Advocating for children: alumnus Wil J. Blechman honored at Alpha Omega Alpha honor society induction

Wil Blechman, M’57, H’58

Wil Blechman, M’57, H’58

Wil Blechman, M’57, H’58, wants to talk about babies.

In fact, advocating for the world’s youngest citizens — those under the age of 5 — has been his consuming focus since retiring from his medical practice in 1994. And on April 27, he was honored for this work as the 2018 alumni inductee — and keynote speaker — at the School of Medicine’s Alpha Omega Alpha Honor Medical Society annual banquet and induction ceremony.

During his more-than-30-year career as a rheumatologist mostly focused on older adults, Blechman acknowledges, the developmental needs of young children were far from his professional concern.

In 1990, however, he assumed the role of president for Kiwanis International and in that position helped the organization select the focus for a new charitable initiative. Consultation with a wide range of experts led Blechman and the Kiwanis to understand the vital importance of the early-childhood years for brain development and lifelong health, well-being and success — and thus was born what would become Kiwanis International’s now-longstanding worldwide service program: Young Children Priority One. It was also the start of Blechman’s “second career,” as he sometimes refers to it, as an advocate on behalf of young children. Since that time, he has played an active role in a number of charitable and public organizations concerned with the well-being of young children.

At the AOA banquet, Blechman, sporting his signature bow tie, spoke to the gathering about the essential role that environment plays in early childhood. During this period, he explained, the brain undergoes tremendous growth, building neural connections at an astonishing rate. But in this time the brain is also uniquely affected — for good or for ill — by environment and experience. “There is tremendous input from the environment in the first few years of life,” he says.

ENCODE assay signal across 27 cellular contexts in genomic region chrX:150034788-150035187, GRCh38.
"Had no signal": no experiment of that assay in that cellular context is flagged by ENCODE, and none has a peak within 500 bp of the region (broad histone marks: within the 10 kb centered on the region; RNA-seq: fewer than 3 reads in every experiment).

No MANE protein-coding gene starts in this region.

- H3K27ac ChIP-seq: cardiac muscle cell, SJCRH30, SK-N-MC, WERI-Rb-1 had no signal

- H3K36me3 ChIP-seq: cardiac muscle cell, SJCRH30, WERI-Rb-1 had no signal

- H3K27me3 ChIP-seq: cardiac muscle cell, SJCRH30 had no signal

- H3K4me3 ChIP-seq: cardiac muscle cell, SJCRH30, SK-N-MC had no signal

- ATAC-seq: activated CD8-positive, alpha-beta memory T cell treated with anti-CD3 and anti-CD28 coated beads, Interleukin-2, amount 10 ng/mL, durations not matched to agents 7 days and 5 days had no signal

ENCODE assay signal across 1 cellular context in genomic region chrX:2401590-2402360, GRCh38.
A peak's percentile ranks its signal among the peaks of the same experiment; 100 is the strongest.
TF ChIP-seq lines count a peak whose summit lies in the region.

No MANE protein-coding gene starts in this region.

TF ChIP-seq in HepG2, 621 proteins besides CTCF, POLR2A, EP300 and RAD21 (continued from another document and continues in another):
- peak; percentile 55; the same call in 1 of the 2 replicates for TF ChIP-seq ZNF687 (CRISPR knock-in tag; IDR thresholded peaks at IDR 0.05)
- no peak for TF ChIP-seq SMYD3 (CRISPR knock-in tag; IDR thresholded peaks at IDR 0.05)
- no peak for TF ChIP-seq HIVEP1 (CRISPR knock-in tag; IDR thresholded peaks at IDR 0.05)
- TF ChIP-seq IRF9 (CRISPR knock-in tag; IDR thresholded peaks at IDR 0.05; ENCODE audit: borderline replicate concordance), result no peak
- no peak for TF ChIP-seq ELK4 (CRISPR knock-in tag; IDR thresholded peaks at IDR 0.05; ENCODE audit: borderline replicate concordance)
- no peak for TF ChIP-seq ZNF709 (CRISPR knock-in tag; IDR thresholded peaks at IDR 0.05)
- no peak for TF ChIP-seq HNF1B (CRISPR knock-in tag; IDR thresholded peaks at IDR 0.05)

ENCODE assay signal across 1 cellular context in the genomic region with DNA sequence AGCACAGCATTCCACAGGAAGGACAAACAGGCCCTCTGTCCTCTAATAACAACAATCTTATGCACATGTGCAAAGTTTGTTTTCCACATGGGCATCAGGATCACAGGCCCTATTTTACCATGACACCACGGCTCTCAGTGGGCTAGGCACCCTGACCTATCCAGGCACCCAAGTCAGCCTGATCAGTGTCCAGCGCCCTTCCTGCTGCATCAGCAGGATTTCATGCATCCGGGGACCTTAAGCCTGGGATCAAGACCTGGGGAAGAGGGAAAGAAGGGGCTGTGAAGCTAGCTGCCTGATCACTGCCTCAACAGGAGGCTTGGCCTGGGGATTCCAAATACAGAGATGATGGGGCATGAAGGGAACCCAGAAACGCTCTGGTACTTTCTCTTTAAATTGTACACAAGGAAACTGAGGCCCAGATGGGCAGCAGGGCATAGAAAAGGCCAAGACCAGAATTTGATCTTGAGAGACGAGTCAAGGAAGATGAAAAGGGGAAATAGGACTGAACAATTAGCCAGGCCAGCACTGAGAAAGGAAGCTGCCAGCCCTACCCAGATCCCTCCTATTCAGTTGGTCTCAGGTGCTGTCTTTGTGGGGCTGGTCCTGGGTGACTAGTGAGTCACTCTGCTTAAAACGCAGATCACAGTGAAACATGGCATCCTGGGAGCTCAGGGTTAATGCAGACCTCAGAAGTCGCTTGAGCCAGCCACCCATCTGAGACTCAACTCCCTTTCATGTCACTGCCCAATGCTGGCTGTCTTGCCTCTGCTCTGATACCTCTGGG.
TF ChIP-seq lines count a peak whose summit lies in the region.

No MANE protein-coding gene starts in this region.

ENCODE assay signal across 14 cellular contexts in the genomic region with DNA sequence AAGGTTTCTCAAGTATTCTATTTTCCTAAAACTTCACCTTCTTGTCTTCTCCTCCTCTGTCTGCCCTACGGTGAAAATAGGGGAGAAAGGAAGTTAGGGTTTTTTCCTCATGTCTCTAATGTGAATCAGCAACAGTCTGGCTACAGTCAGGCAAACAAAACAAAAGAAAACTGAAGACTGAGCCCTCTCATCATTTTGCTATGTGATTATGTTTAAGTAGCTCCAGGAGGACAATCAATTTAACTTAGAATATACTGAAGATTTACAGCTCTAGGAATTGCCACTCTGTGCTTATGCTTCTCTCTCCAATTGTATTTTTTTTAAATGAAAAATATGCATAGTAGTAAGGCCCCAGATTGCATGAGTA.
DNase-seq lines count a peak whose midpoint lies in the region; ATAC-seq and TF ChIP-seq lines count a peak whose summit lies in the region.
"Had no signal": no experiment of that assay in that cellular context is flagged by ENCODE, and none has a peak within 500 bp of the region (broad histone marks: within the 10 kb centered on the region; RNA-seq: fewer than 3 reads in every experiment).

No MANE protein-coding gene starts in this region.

Significantly, chronic stress caused by adverse childhood experiences such as abuse, neglect, family instability and exposure to violence or substance-use disorders can cause lasting harm to developing brains. That carries consequences for learning and behavior as well as mental and physical health that can reach across the lifespan. Children living in poverty are particularly vulnerable to being exposed to such adverse childhood experiences.

“There are communities in which you go 20 blocks and there is 10 years’ difference in life expectancy because of the difference of income in those 20 blocks,” Blechman says.

However, early intervention can make a difference — and the earlier, the better. “‘Zero to three’ is where it starts,” says Blechman, referencing the national nonprofit organization that operates under that name.

During this period of rapid brain development, providing resources — such as high-quality early childhood education or parenting support programs — that foster healthy development can help offset the negative consequences of adverse childhood experiences. Yet, pointing out that “in too many cases, we wait too long,” he called upon his audience to make this cause their own. “Let the legacy of this group be of activism for early childhood,” he concluded, “and we will all be better off for it.”

Blechman’s call to action was appropriately in the spirit of the occasion of the Alpha Omega Alpha induction ceremony. Founded in 1902, AOA is the only medical school honor society worldwide and seeks to recognize and perpetuate excellence in the medical profession. Membership in the society “confers recognition for a physician’s dedication to the profession and art of healing” that Blechman’s work has personified.

In addition to Blechman, 14 members of the medical school’s Class of 2018 and 19 members of the Class of 2019 were inducted into the School of Medicine’s Brown Sequard chapter of AOA, along with faculty members Gautham Kalahasty, M.D., and Vikram Brar, M’03, H’07, as well as housestaff Chris Young, M’16, Avinash Pillutla, M’15, and Hiba Alam, M.D.

By Caroline Kettlewell

24
2018

Supporting the next generation of physicians

Eric Freeman, M’02, returned to campus as the speaker at the medical school’s Second Look program.

Eric Freeman, M’02, returned to campus as the speaker at the medical school’s Second Look program.

For Eric Freeman, M’02, life is all about giving back.